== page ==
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The ins and outs of the emergency contraceptive pill

23 May 2017 09:34 AM - By GTF Admin
The ins and outs of the emergency contraceptive pill

With such a wide range of effective contraception available, preventing unplanned pregnancy can be pretty straight forward. But occasionally accidents happen. Luckily, there is a backup! What is it? The emergency contraceptive pill.

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Also known as the morning after pill, the emergency contraceptive pill is a hormone pill that can be taken by females to prevent pregnancy after having unprotected sex. The emergency contraceptive pill is a small, one dose tablet that can be taken in situations where;

  • you didn't use any contraception
  • you forgot to take the contraceptive pill
  • you had vomiting or diarrhoea or had to go on particular antibiotics, which can make the contraceptive pill ineffective
  • you didn't use a condom
  • the condom broke or came off
  • you have been sexually assaulted.

Can I only take it the morning after having unprotected sex?

Although the emergency contraceptive pill is also sometimes called the morning after pill, this can be misleading. The emergency contraceptive pill works best when taken within 24 hours of unprotected sex, but can be taken up to five days (or 120 hours) after. However, the longer you wait to take it the less effective it will be at preventing pregnancy.

Do I have to go to the Doctor?

You can get the emergency contraceptive pill from your doctor, but it is also available at pharmacies and sexual health clinics. When getting the emergency contraceptive pill you might get asked;

  • why you need it - if you usually use contraception and which type
  • how long it has been since you had unprotected sex
  • when you last had your period
  • if you are taking any other medications or have any health conditions
  • if you are experiencing any symptoms.

This information helps health professionals to know whether the emergency contraceptive pill is suitable for you to take. This information is private and won't be shared with anyone.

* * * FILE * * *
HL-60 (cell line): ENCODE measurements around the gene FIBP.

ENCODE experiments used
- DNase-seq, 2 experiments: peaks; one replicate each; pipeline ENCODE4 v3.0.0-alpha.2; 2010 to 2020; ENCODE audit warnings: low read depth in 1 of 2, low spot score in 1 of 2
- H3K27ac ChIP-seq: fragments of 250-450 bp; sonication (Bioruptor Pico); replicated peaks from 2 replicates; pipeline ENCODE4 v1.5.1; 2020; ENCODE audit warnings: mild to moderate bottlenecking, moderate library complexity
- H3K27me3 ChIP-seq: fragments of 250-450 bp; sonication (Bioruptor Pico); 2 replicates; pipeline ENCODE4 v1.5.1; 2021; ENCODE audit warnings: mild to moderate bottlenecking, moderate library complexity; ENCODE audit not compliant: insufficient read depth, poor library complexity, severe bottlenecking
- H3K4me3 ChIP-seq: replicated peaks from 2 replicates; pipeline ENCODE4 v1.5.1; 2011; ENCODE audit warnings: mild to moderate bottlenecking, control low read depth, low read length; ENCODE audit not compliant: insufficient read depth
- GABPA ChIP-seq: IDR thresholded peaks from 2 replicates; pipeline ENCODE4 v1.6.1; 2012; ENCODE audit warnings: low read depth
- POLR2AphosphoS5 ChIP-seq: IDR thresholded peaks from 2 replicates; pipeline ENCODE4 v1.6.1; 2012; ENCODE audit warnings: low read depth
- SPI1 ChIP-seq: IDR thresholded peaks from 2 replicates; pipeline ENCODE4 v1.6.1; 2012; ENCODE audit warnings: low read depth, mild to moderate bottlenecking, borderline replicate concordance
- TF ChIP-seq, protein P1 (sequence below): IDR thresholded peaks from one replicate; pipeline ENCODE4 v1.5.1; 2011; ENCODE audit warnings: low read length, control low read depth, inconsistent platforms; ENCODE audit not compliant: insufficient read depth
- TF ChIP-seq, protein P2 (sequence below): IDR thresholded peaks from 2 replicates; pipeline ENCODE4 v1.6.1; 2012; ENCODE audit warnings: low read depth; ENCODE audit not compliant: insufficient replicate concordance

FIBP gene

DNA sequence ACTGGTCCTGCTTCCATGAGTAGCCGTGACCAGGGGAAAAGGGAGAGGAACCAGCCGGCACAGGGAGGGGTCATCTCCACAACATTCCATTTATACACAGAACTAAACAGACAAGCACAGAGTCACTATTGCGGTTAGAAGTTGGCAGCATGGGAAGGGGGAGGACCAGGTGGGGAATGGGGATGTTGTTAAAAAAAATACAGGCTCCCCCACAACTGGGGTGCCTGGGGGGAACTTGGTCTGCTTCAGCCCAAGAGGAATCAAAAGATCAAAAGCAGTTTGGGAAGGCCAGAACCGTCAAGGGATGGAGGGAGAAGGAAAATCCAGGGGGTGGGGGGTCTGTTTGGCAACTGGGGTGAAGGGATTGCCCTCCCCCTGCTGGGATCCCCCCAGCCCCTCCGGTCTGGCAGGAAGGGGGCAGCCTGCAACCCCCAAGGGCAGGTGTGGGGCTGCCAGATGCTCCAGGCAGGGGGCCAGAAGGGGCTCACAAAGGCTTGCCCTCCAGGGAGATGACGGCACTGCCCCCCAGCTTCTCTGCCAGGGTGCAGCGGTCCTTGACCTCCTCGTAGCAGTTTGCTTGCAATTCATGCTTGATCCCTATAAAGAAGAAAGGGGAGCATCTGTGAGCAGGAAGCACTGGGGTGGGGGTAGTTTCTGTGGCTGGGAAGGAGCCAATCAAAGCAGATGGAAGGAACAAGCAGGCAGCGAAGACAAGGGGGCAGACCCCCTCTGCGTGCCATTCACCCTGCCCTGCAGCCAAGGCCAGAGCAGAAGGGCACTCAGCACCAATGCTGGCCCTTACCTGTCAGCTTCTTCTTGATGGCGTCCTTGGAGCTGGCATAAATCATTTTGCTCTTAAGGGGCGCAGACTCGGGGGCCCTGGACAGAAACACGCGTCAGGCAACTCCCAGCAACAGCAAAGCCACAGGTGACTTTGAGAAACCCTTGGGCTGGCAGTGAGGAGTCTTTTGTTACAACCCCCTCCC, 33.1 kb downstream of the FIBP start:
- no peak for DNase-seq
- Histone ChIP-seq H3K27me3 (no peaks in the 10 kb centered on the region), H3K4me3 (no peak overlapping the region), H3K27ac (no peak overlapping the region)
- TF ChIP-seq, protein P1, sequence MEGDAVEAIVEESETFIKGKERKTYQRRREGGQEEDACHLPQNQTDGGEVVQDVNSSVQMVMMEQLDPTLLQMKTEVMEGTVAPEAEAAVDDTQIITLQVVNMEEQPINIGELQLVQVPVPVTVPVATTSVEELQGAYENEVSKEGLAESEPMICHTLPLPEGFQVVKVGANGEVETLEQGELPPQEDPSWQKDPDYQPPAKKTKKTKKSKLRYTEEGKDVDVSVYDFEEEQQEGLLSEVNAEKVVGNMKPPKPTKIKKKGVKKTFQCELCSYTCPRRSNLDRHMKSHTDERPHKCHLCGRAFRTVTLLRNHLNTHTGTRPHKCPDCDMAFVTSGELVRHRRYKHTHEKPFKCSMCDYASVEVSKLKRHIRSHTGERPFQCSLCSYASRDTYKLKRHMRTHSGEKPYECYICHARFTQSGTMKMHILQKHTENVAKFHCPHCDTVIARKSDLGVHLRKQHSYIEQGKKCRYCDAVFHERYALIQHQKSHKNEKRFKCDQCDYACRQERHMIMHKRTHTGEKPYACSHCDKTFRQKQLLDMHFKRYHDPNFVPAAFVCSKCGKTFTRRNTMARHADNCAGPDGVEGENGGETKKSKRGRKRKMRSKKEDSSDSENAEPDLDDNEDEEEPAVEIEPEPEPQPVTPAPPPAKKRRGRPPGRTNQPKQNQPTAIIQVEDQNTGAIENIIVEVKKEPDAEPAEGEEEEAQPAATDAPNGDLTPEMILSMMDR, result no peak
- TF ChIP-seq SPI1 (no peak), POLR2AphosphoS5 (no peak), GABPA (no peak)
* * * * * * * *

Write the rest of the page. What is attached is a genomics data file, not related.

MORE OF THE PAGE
I'm a bit worried about taking it, will it make me feel sick?

The emergency contraceptive pill contains hormones that work to prevent the fertilisation of a female's egg. For some people these hormones might make them feel sick on the day, but others may not feel sick at all. After this, there are no long-term side effects on your body. If you do vomit within two hours after taking the pill it's important to see a doctor or health care worker straight away.

How old do I have to be to get the emergency contraceptive pill?

In Western Australia there is no legal age limit to get the emergency contraceptive pill.

Are there any other options?

Even though the emergency contraceptive pill is the most commonly used type of emergency contraception, it's not the only option. An intra-uterine device (IUD) can also be inserted into the uterus up to five days after having unprotected sex to prevent an unplanned pregnancy.

How do I know if the emergency contraception has worked?

It is strongly recommended that you complete a pregnancy test three weeks after just to make sure it has been effective. This can be done using a home pregnancy test or by visiting your doctor or sexual health clinic.

What next? Planning for safer sex!

Emergency contraception should be used for exactly that - an emergency. It should not be relied on as a frequent form of contraception. If you're not using any contraception now is the perfect time to look at your options (there are many!). Check out our types of contraception page to see what's available and make sure you see your doctor or health care worker to help you make this decision.

If you have had unprotected sex, you may also be at risk of a sexually transmitted infection (STI). Most STIs don’t have symptoms so even if you feel ok, it's important to see your doctor to get an STI test just to be sure. STI tests are quick and painless, and most STIs are easily treated.

Remember that condoms are the only form of contraception that prevents both unplanned pregnancy AND STIs! Have a read of our post on Condoms: the good, the bad and the fun!

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